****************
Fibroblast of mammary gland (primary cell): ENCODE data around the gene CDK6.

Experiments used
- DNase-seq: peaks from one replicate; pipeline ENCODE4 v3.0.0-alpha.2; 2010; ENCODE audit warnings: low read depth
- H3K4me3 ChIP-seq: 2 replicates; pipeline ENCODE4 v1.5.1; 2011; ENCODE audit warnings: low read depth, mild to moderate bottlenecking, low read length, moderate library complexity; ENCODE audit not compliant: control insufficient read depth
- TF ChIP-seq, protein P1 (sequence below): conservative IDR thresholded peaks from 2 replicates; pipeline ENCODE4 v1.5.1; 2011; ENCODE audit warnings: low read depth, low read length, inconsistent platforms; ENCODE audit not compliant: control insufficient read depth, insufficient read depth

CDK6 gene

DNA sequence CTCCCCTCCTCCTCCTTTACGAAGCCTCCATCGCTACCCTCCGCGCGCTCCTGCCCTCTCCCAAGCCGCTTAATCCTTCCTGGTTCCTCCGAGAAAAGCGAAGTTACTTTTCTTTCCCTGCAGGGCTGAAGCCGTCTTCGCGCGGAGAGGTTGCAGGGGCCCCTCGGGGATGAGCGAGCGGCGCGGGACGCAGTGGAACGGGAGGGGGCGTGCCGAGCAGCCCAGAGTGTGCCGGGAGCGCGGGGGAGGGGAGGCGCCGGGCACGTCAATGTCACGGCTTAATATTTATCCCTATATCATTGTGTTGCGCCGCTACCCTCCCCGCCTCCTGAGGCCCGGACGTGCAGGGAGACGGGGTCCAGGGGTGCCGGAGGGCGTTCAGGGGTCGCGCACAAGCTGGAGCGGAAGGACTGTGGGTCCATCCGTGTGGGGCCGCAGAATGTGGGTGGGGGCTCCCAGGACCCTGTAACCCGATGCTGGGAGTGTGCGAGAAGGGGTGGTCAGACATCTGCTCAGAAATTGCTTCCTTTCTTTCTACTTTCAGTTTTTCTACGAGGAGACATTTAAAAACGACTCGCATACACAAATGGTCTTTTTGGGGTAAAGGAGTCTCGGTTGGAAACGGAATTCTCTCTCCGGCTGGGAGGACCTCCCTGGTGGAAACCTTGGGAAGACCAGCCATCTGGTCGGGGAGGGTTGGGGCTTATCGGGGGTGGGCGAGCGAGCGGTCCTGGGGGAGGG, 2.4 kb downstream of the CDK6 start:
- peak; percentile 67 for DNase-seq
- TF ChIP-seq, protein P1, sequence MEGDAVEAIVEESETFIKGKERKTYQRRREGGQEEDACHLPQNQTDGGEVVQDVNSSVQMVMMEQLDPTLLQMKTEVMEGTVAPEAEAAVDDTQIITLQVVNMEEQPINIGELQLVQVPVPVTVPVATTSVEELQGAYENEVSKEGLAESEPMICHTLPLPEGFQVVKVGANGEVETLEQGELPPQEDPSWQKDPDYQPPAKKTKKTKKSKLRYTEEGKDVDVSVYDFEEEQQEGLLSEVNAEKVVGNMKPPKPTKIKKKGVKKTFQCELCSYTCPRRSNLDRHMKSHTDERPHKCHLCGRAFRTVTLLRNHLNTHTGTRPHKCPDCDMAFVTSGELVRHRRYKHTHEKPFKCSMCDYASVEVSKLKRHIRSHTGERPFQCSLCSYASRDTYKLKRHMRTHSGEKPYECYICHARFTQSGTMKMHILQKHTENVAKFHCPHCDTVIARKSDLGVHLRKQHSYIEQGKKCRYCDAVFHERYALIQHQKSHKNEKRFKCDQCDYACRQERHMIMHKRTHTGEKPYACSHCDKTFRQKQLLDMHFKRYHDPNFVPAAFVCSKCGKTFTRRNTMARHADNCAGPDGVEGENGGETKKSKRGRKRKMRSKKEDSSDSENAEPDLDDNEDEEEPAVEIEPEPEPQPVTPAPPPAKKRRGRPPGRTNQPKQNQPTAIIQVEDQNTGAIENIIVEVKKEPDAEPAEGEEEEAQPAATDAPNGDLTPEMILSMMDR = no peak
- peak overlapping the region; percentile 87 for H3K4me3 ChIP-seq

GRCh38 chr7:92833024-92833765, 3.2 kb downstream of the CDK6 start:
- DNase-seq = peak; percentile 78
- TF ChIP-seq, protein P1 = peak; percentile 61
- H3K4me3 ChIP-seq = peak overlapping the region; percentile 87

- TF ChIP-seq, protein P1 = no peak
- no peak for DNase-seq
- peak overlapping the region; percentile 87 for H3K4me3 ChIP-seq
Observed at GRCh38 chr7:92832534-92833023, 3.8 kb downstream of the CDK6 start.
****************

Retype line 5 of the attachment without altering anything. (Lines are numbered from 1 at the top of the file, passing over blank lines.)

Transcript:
- TF ChIP-seq, protein P1 (sequence below): conservative IDR thresholded peaks from 2 replicates; pipeline ENCODE4 v1.5.1; 2011; ENCODE audit warnings: low read depth, low read length, inconsistent platforms; ENCODE audit not compliant: control insufficient read depth, insufficient read depth